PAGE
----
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    OK so now I am officially jealous. Not of your new D650 nor your D Tracker but the 90 Trail. What a little classic. I would love one, but they are extremely hard to find here in SA.

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    เมืองเชียงราย Thai Dreamer ผู้เพ้อฝัน Rivo's Avatar
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    Nice bike Ian, youve certainly got a few options now on which bike to ride.


    Regards your little Honda, low gearing and low centre of gravity = good slow speed climbing ability.
    A Wise Man Once Said "Nothing"

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    Cadet Gold Les1999's Avatar
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    I'm not much of a 'bike' man Ian but I do envy your fishing trips mate ........555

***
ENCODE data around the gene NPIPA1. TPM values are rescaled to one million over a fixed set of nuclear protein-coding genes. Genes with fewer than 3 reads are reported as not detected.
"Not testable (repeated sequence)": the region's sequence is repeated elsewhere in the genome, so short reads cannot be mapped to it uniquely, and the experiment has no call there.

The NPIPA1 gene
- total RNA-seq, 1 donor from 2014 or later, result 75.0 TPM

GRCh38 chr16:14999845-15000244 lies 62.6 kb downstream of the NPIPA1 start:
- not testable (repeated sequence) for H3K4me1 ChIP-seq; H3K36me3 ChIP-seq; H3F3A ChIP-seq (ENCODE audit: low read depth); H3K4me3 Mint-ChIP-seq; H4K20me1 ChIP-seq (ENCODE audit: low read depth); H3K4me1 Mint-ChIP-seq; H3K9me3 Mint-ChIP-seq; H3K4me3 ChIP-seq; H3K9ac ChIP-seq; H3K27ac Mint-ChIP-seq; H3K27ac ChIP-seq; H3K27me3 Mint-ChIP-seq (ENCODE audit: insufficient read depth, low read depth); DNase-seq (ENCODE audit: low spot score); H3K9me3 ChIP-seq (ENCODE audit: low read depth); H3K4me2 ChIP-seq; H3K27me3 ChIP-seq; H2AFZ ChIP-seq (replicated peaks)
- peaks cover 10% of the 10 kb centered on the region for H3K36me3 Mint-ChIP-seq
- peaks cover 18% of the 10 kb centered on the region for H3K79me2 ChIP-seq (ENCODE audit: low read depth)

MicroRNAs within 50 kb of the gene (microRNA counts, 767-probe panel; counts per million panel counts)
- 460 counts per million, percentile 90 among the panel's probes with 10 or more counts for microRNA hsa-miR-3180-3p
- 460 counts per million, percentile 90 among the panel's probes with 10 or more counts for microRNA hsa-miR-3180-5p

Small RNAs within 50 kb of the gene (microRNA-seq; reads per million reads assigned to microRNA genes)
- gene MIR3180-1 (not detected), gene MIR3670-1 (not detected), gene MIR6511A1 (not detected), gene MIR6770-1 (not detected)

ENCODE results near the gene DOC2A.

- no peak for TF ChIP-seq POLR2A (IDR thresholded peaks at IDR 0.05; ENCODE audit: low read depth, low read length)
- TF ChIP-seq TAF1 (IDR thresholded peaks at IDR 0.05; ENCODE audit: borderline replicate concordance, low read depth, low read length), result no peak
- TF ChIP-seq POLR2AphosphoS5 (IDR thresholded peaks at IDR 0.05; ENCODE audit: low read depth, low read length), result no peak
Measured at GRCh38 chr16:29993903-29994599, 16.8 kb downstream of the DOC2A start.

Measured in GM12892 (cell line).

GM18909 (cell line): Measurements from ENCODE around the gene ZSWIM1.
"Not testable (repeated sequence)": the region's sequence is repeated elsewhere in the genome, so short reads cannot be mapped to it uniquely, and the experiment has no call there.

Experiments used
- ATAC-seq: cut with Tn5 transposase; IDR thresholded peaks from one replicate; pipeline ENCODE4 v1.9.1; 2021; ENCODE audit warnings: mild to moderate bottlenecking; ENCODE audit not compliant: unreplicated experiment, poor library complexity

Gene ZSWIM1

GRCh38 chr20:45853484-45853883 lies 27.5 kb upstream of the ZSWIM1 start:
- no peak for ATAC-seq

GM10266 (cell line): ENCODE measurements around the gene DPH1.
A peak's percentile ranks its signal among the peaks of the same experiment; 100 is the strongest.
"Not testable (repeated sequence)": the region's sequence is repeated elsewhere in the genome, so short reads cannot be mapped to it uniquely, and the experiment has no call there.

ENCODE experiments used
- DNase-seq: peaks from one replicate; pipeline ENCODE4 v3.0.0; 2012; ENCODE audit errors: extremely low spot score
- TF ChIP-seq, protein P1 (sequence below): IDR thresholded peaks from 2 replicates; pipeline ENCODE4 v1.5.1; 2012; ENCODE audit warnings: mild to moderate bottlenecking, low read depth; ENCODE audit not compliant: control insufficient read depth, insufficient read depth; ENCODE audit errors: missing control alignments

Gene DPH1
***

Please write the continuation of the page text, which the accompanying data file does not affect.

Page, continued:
All who wander are not lost

  14. #14
    Platinum Mick's Avatar
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    Quote Originally Posted by PeteGill View Post
    OK so now I am officially jealous. Not of your new D650 nor your D Tracker but the 90 Trail. What a little classic. I would love one, but they are extremely hard to find here in SA.
    Me too, a bit. You can keep your big bike, but machines like the little CT 90 really are useful to get places. The first motorcycle I rode was a CT 90, and I have used several over the years.

  15. #15
    Foundation Member Uber Star Norabunga's Avatar
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    Quote Originally Posted by PeteGill View Post
    OK so now I am officially jealous. Not of your new D650 nor your D Tracker but the 90 Trail. What a little classic. I would love one, but they are extremely hard to find here in SA.
    You need to import one from Australia Pete. The place is crawling with CT110s. There are thousands of them. They're used as postal delivery bikes and there are heaps of them on the second hand market.

    Postie bike challenge

  16. #16
    Uber Star Soi wanderer Thai Dreamer ผู้เพ้อฝัน